Unusual radio signals detected by astronomers in recent days point to the possibility of a hidden stellar object, which may be lurking undiscovered somewhere near the center of the Milky Way, according to new research.
The radio waves were first detected by a group of international researchers, who quickly realized the signals were not of the common variety and appeared to convey an object whose luminosity seems to rise and fall in dramatic sweeps, almost like the flashing of a great cosmic beacon.
Ziteng Wang, who is the lead author of a recent paper examining the mysterious space signals, says the most unusual thing about the object believed to be producing them is its polarization.
“This means [the object’s] light oscillates in only one direction,” Wang recently said, noting that the object’s direction also “rotates with time.”
In short, it has left Wang and his colleagues baffled.
Wang, a doctoral candidate at the University of Sydney’s school of physics, says he and his colleagues initially thought they had identified the mysterious source behind the oscillations as a pulsar, a kind of neutron star whose rotations cause it to produce pulses released in the form of electromagnetic radiation.
Solar flares are also among the varieties of energy they release, although Wang and his team discount this as a source for the observed radio waves because they don’t match the behavior of stars that are known to produce such emissions due to solar flares.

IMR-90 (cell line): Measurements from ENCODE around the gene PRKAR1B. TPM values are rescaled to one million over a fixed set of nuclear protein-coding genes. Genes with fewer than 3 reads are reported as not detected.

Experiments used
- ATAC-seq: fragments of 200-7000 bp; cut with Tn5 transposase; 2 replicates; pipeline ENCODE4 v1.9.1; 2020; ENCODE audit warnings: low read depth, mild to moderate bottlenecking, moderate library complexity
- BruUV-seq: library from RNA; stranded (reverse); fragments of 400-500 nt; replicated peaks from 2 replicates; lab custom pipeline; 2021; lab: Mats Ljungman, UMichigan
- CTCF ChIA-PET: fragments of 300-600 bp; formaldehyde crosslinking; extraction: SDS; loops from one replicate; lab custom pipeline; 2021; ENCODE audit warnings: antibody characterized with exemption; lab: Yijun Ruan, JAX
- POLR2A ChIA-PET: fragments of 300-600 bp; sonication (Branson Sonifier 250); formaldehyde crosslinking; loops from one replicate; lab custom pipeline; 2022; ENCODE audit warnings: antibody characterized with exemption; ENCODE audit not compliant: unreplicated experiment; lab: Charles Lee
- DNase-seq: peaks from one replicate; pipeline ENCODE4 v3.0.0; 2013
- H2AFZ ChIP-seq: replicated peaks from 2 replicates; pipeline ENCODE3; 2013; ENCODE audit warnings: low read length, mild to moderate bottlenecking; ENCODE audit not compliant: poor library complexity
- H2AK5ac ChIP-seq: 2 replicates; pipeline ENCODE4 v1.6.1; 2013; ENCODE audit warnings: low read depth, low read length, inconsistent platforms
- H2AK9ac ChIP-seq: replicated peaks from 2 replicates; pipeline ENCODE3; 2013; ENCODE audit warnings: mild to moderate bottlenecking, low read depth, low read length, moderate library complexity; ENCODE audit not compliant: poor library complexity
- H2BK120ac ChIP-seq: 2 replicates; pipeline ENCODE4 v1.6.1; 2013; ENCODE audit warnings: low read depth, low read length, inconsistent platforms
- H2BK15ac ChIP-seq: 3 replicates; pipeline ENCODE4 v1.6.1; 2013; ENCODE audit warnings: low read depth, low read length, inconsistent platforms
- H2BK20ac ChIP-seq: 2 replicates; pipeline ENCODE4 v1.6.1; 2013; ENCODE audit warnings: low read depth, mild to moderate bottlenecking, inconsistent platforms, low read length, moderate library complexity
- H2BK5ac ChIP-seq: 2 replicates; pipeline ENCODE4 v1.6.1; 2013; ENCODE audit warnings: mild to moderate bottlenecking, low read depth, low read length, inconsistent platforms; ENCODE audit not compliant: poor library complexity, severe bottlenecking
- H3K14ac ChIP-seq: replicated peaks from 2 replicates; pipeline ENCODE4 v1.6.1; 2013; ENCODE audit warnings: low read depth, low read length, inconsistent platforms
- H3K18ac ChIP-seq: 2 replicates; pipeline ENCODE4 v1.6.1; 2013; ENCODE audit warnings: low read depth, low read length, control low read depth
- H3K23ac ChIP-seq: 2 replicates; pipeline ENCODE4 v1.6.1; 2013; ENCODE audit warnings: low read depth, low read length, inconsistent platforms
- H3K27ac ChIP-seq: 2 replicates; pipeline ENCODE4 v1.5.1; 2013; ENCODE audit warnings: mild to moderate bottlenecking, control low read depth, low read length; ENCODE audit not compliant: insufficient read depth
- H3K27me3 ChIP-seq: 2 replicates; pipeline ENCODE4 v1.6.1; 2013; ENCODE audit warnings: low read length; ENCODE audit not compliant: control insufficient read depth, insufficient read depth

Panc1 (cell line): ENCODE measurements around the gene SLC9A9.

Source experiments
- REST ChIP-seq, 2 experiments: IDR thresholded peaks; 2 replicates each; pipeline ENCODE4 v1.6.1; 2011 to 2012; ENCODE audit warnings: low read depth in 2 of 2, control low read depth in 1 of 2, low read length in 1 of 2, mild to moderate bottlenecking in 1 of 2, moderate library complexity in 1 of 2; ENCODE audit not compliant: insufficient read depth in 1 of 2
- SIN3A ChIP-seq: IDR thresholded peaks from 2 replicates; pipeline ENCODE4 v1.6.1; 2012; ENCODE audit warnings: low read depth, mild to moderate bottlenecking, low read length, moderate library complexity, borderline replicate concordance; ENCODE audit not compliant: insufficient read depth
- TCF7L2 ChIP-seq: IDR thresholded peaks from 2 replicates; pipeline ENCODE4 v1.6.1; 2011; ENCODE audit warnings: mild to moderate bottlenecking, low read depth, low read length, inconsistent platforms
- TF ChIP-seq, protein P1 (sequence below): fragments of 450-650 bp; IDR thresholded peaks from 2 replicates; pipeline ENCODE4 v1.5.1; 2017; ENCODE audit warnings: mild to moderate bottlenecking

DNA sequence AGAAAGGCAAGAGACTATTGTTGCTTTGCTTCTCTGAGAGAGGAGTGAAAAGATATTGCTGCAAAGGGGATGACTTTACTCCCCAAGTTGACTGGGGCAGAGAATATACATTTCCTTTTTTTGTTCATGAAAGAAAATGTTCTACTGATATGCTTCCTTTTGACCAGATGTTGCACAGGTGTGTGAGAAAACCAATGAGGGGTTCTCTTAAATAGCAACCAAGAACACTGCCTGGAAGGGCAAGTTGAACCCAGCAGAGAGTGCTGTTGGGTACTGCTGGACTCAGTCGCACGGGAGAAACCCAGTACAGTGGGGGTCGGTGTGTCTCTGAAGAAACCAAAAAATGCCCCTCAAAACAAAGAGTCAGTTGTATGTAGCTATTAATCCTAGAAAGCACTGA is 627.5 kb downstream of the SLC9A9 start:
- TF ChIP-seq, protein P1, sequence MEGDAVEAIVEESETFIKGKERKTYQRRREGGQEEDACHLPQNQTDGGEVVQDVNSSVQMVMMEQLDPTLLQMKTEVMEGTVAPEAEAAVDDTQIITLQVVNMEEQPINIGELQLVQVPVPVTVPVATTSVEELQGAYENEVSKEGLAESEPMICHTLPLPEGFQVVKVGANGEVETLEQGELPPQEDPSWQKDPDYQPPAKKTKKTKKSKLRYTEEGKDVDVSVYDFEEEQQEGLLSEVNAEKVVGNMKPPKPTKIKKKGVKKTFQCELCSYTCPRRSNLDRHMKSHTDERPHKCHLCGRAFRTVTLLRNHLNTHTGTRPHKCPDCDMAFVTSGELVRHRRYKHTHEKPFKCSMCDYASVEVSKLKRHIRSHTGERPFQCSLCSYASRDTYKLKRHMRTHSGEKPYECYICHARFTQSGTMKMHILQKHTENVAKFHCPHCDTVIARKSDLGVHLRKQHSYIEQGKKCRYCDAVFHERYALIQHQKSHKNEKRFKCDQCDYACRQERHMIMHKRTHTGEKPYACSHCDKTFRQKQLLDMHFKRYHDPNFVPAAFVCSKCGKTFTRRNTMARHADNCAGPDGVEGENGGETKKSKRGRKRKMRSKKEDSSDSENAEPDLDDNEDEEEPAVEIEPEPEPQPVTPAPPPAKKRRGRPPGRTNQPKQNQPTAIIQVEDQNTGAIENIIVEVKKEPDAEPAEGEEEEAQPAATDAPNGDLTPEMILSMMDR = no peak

The object, now called ASKAP J173608.2-321635, was named after the radio telescope which aided in its discovery, along with the coordinates in space where it was located. It marks one of the earliest successes in a project designed for just such a purpose: the discovery of as-yet-undiscovered space objects.
Tara Murphy, a professor with the Sydney Institute for Astronomy and Wang’s doctoral supervisor, called the discovery of ASKAP J173608.2-321635 “extraordinary,” citing its unique pulsations as a defining characteristic.
Last year, a total of six similar detections of radio waves from within the milky way occurred over just a nine-month period, although no visual observations were subsequently logged. It is believed that ASKAP J173608.2-321635 had been the likely source behind those earlier detections in 2020.
As to what the source of the emissions produced by ASKAP J173608.2-321635 may actually be, Wang, Murphy, and their international group of researchers remain in the dark, although they hope that powerful new telescopes soon to be put into service may aid in resolving this cosmic mystery.
Follow and connect with author Micah Hanks on Twitter:@MicahHanks